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You want to create a definite plan for being reimbursed for these

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expenses, and you want it to be one you both agree on. Come to

a consensus about what will happen, and document who does

what by when, and settle on a way to follow up.

You: I’ve kept a record of all the expenses that went over

the amount that both of us agreed to contribute. Can we

sit down tomorrow to go over those and talk about what’s

fair to reimburse me for?

SISTER: Okay. We’ll talk about the estate and write up a plan

for how to divide things up.

SUMMARY- PUTTING IT All TOGETHER

If we first learn to recognize when safety is at risk and a conver­

sation becomes crucial (Learn to Look) and that we need to take

steps to Make It Safe for everyone to contribute his or her mean­

ing, we can begin to see where to apply the skills we’ve learned.

A visual model can also help us see where the principles and

skills are needed.

Using these tools and reminders will get us started in master­

ing the skills that help us improve our crucial conversations.

 

 

1 1

A man surprised is half beaten. -THOMAS FULLER

Yeah, But Advice for Tough Cases

As we (the authors) have taught this material, we’ve grown

accustomed to people saying, “Yeah, but my situation’s more dif­

ficult than that ! ” Or “Yeah, but the people I deal with aren’t so

quick to come around. Besides, most of the problems I face come

as a surprise. I’m caught off guard.” In short, people can think

of a dozen reasons why the skills we’ve been talking about don’t

apply to the situations they care about.

• “Yeah, but what if someone does something that’s really sub­

tle? It drives you crazy but it’s hard to identify. How do you

handle that?”

• “Yeah, but what if my life partner refuses to ever talk about

anything impurtant? You can’t force a person into dialogue.”

 

 

1 94 CRUCIAL CONVERSATIONS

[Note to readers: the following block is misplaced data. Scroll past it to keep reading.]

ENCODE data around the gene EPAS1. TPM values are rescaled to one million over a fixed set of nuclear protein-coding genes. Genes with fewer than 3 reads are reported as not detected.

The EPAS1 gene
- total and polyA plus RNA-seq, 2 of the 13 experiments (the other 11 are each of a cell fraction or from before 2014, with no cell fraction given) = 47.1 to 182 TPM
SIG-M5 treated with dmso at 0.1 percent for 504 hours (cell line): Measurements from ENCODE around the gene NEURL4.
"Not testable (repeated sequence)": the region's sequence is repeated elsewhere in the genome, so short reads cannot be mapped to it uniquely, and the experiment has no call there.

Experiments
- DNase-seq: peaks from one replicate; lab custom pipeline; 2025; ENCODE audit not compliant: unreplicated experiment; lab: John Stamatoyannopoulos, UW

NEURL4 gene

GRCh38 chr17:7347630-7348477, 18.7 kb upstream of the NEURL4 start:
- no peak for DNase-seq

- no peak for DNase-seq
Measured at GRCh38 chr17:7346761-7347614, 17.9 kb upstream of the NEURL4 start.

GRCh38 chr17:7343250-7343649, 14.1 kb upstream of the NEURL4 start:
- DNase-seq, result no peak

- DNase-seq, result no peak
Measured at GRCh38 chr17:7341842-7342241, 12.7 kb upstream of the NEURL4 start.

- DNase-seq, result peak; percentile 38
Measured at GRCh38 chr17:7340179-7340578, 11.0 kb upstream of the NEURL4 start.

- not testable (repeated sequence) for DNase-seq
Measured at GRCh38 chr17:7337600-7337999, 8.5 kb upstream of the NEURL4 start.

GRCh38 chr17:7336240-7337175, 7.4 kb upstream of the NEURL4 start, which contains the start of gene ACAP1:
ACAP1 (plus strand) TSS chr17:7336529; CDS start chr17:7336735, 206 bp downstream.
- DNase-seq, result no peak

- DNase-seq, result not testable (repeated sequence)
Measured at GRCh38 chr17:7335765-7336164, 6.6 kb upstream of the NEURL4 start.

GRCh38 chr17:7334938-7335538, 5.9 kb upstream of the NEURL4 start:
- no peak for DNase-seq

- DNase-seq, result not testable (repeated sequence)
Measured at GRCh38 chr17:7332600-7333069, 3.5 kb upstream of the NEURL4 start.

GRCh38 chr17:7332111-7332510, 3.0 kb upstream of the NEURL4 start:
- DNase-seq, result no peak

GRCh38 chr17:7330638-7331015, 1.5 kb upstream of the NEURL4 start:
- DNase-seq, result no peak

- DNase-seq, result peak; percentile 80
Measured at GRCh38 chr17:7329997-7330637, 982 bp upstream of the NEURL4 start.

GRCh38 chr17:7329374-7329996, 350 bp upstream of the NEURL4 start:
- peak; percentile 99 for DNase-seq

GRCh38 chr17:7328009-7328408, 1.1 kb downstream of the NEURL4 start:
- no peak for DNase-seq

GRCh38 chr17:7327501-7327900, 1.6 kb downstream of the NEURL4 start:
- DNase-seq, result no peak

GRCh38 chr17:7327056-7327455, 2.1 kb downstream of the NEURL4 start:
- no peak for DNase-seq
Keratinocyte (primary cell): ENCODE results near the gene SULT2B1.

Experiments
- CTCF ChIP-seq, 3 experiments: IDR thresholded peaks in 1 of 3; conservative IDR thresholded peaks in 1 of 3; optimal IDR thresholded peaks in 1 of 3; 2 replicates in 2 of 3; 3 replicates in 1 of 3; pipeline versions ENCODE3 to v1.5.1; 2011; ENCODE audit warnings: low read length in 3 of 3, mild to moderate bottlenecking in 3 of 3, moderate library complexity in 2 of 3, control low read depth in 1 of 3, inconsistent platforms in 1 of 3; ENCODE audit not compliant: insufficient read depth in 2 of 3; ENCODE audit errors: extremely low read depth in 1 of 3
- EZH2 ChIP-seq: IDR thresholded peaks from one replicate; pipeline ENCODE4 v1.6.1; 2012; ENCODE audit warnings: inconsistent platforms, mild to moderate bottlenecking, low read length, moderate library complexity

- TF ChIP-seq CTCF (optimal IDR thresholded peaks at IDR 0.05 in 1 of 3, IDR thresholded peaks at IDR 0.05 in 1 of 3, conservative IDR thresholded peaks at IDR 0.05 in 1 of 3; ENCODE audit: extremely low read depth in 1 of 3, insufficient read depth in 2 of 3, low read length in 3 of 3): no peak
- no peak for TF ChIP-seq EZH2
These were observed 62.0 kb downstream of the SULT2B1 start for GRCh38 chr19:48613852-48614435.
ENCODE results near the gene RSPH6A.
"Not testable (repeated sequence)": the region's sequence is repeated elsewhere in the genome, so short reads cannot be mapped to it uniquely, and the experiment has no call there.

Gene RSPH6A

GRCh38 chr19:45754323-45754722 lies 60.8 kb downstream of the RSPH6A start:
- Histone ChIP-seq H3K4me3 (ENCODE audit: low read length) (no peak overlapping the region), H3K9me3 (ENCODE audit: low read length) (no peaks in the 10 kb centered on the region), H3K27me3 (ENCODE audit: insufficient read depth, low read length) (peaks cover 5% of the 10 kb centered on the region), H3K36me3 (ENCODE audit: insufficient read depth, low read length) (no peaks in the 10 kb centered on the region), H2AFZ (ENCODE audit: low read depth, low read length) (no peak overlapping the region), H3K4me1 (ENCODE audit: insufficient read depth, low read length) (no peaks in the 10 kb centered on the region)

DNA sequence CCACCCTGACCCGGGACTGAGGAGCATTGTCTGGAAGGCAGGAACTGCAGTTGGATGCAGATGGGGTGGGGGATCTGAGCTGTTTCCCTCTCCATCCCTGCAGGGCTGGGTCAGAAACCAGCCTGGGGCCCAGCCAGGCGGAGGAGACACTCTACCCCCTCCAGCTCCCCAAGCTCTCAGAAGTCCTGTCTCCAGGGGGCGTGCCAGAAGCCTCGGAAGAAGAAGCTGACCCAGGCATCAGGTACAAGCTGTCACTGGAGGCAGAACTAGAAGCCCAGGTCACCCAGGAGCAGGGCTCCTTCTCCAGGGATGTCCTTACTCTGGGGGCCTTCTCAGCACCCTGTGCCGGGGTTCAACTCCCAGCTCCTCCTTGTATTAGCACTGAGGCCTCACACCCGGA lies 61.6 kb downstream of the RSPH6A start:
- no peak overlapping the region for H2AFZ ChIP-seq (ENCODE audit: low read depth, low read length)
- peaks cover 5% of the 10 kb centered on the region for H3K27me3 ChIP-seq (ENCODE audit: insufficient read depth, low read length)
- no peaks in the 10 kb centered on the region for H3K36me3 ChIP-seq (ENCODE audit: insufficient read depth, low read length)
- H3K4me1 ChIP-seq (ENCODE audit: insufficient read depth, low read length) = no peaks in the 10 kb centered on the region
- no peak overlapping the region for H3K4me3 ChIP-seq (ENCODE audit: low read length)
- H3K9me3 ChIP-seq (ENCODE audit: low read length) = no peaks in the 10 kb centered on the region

• “Yeah, but what if I can’t calm down quickly enough? I’ve

been told not to go to bed angry, but sometimes I think I need

time alone. What should I do?”

• “Yeah, but what if I don’t trust the other person? How am I

supposed to deal with that?”

• “Yeah, but both my boss and spouse are too sensitive to take

any feedback. Shouldn’t I just let things slide?”

In truth, the dialogue skills we’ve shared apply to just about

any problem you can imagine. However, since some are more dif­

ficult than others, we’ve chosen seventeen tough cases. We’ll

take a moment to share a thought or two on each.

SEXUAL OR OTHER HARASSMENT

“YEAH I

BUT…

IT’S NOT LIKE ANYONE’S BLATANTLY harassing me or

anything, but I don’t like the way I’m being treated.

How can I bring it up without making enemies?”

The Danger Point

Someone is making comments or gestures that you find offen­

sive. The person does it seldom enough and he or she’s subtle

enough that you’re not sure if HR or your boss can even help.

What can you do?

In these situations it’s easy to think that the offender has all

the power. It seems as if the rules of polite society make it so that

others can behave inappropriately and you end up looking like

you’re overreacting if you bring it up.

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